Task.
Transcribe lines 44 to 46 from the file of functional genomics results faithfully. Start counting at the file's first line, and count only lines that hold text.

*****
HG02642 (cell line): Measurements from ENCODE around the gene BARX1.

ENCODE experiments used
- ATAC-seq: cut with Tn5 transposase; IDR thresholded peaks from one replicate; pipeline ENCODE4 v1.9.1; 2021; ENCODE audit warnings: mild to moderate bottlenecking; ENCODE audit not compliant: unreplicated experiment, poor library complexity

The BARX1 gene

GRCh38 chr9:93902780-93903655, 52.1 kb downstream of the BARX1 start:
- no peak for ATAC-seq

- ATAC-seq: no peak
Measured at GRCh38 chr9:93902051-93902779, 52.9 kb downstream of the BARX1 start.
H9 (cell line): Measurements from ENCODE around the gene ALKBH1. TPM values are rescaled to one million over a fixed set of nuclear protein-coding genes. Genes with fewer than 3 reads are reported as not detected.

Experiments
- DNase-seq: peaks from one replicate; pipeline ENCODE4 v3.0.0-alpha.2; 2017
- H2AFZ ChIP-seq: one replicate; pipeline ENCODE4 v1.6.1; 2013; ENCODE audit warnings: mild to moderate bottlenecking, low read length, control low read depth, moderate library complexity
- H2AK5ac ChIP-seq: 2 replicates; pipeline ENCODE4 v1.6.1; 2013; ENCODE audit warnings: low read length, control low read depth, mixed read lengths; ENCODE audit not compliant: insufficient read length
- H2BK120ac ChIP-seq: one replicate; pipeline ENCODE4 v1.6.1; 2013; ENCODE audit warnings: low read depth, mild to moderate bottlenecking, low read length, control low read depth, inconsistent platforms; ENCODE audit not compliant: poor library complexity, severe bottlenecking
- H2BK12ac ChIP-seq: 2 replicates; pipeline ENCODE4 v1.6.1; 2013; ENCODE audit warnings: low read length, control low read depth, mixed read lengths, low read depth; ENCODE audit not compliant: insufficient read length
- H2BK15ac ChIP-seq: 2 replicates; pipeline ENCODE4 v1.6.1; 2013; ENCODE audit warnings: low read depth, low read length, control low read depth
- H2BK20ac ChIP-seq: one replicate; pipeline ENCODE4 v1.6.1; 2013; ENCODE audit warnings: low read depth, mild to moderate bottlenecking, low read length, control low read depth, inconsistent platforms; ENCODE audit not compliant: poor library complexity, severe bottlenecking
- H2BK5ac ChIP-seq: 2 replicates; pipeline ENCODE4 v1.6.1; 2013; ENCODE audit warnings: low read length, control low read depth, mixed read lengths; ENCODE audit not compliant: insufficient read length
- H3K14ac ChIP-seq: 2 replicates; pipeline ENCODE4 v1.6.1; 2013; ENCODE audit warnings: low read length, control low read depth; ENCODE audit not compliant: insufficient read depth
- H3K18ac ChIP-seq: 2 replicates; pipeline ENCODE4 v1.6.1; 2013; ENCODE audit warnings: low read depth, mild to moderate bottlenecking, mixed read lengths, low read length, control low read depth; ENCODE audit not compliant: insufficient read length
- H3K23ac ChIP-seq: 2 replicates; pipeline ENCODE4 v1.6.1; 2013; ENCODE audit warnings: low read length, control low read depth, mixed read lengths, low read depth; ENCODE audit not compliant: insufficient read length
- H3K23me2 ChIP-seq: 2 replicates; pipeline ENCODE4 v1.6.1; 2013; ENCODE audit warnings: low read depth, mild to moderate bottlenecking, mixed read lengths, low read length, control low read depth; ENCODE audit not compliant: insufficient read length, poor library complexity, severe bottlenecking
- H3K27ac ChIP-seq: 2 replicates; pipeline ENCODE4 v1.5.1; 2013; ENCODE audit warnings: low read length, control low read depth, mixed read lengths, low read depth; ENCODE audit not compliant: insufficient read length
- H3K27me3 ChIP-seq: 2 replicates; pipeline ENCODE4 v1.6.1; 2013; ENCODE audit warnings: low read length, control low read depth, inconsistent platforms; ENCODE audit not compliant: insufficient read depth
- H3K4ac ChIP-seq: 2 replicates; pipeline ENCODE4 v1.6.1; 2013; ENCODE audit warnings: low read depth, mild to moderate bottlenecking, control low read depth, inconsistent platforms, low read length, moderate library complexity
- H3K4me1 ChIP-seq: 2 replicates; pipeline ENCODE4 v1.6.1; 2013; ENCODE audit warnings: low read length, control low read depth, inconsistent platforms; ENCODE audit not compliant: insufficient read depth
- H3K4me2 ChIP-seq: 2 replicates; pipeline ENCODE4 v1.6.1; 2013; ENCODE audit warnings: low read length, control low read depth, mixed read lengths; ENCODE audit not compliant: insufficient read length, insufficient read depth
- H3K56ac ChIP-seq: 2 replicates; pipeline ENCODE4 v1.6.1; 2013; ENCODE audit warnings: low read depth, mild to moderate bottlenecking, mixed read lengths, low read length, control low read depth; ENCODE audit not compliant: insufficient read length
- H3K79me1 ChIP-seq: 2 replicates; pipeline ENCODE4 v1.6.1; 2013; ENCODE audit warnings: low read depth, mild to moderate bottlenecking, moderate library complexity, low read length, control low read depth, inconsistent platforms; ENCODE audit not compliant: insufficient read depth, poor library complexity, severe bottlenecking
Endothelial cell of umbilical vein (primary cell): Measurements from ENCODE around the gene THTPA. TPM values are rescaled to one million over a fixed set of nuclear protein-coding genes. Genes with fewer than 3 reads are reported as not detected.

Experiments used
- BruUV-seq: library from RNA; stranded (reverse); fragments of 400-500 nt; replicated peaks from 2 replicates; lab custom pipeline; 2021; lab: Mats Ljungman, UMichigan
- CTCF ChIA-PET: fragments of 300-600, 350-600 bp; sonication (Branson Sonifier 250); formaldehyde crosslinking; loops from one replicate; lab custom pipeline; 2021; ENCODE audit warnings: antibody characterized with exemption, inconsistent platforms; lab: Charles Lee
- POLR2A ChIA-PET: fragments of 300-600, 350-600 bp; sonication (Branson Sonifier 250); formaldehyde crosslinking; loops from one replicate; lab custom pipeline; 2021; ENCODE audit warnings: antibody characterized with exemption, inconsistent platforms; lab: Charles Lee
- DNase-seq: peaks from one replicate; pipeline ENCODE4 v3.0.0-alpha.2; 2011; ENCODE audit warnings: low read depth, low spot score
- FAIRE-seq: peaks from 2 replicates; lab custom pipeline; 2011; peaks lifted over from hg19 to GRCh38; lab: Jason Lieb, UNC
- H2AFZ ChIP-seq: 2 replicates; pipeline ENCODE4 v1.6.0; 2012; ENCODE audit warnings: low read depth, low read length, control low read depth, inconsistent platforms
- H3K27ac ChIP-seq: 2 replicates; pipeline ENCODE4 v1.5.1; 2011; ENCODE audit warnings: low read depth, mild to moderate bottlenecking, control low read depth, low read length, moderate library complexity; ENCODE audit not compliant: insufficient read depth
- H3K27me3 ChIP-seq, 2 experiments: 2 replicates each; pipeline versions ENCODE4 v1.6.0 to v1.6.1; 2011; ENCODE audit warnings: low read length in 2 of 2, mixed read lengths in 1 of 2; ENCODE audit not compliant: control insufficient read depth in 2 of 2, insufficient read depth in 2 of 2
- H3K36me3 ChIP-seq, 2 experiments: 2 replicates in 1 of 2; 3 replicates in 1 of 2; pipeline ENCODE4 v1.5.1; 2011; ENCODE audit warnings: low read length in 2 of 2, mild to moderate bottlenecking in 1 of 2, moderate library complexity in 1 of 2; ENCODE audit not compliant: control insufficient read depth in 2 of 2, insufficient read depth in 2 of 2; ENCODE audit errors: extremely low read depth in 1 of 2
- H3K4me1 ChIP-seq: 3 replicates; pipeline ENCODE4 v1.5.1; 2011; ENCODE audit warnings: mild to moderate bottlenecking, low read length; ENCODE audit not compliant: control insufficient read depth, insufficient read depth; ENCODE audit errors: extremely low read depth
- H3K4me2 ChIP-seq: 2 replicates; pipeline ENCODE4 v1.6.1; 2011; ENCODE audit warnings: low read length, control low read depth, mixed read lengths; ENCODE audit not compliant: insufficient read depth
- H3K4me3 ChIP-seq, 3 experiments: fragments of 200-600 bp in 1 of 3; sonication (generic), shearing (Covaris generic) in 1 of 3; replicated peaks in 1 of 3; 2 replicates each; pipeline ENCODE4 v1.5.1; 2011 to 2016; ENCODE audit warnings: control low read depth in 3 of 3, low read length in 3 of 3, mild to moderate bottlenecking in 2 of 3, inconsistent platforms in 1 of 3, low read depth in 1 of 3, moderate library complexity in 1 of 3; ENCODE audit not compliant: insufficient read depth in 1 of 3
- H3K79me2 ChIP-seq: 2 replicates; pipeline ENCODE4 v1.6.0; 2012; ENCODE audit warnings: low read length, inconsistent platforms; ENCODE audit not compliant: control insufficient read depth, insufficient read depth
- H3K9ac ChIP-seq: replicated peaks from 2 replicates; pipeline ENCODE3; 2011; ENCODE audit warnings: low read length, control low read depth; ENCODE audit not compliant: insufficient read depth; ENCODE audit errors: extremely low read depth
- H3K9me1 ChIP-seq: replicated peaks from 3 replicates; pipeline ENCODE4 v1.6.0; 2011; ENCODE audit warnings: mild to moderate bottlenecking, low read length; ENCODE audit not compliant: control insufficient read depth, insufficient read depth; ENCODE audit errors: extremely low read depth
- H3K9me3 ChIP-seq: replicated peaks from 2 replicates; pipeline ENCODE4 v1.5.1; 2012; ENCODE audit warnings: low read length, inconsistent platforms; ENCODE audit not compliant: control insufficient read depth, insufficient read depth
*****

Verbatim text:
- H3K79me2 ChIP-seq: 2 replicates; pipeline ENCODE4 v1.6.0; 2012; ENCODE audit warnings: low read length, inconsistent platforms; ENCODE audit not compliant: control insufficient read depth, insufficient read depth
- H3K9ac ChIP-seq: replicated peaks from 2 replicates; pipeline ENCODE3; 2011; ENCODE audit warnings: low read length, control low read depth; ENCODE audit not compliant: insufficient read depth; ENCODE audit errors: extremely low read depth
- H3K9me1 ChIP-seq: replicated peaks from 3 replicates; pipeline ENCODE4 v1.6.0; 2011; ENCODE audit warnings: mild to moderate bottlenecking, low read length; ENCODE audit not compliant: control insufficient read depth, insufficient read depth; ENCODE audit errors: extremely low read depth